It may seem obvious but if you are going to license the rights in the film, then you must own the rights in the film.Continuing with our analogy, who owns the car? It is the manufacturer. As the “manufacturer” of the film, you should own all the rights. Who is “you”? In the film world often the acquisition of copyright for your film starts off with you personally acquiring rights to a screenplay. You hire a writer to help you with the first draft. The license with your writer gives you the rights to the first draft screenplay. As the budget and the financing for your film grows, it usually becomes necessary or advisable to create a corporation. Once you have created a corporation, you need to transfer the first draft screenplay rights to your corporation. If you have acquired any other rights during this development stage, you need to ensure all these rights are turned over to your corporation. And as you move into production, you need to ensure that all copyright acquired going forward is given to your corporation. On completion of the production, your corporation needs to have acquired all the “parts” in order to be the owner of the film.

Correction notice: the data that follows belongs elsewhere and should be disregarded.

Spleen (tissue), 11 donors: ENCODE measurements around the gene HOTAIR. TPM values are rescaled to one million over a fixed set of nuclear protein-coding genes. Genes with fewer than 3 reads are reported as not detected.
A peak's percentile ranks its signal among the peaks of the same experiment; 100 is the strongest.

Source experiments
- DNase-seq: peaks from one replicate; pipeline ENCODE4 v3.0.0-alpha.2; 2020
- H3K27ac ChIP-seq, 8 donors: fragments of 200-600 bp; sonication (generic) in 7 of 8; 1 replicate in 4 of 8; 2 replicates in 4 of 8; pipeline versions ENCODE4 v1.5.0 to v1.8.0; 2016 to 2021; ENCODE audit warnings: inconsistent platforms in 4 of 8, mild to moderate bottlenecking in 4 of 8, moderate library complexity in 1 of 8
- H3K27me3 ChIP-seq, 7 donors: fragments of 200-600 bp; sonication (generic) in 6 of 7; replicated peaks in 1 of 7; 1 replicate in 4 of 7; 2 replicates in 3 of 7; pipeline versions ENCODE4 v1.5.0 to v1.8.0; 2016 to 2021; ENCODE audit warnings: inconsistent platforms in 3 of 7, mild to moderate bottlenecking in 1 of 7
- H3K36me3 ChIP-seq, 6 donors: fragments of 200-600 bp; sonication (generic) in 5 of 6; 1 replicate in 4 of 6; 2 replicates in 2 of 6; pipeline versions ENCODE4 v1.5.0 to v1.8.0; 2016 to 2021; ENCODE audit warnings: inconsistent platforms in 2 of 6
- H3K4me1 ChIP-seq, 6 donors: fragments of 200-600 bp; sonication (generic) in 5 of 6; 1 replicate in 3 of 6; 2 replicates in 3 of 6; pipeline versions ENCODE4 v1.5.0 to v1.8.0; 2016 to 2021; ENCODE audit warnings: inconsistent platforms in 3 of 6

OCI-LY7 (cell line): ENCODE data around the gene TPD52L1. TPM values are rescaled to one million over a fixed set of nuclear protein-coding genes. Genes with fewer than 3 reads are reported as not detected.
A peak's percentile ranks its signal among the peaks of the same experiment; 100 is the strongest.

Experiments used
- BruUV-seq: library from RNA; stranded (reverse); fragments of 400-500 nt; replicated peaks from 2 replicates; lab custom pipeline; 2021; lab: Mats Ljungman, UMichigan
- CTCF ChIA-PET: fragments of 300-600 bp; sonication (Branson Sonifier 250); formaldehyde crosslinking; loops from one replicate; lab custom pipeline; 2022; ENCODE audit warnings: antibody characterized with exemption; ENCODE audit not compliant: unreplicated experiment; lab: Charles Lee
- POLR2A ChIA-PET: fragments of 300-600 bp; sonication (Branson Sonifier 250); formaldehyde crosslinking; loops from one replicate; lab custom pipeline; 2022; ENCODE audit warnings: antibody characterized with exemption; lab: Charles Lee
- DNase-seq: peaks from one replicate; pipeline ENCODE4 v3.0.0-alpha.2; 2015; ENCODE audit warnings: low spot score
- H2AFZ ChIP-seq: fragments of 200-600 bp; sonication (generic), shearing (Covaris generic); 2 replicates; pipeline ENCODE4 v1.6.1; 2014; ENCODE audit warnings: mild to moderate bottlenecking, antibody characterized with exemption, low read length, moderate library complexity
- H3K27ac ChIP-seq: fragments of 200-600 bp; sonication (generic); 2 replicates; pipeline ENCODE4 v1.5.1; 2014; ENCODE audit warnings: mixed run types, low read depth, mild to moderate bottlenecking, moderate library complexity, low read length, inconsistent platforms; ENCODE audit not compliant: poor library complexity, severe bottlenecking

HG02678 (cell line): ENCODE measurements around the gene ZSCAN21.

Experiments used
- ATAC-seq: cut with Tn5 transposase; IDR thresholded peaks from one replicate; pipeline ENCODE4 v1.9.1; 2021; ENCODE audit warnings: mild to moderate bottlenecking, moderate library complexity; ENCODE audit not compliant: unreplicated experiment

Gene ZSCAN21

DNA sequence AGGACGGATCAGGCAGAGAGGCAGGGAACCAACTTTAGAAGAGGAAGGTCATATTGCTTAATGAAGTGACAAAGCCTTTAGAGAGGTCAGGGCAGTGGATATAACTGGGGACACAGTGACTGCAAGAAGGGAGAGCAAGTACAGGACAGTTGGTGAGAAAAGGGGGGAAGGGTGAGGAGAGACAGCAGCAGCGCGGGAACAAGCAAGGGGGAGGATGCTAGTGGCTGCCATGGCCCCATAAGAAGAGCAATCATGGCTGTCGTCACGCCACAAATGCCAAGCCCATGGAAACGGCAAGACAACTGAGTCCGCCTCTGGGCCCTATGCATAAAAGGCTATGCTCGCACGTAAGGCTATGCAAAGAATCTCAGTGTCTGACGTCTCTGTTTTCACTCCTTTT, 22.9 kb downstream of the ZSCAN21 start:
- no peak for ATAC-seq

The Buyer

A buyer can appear at any time. There may be a buyer or buyers so interested in your film that they are willing to help finance the production process. The financing may be in the form of a license from a broadcaster who will pay you for the exclusive right to broadcast your film once the film is completed. The financing may be in the form of a distribution advance from a distributor who believes that your film will be very saleable and gives you an advance on future sales. In fact, in Canada, to be eligible for certain tax breaks and grants, you often need to have a broadcast license or distribution advance in hand before you can even apply.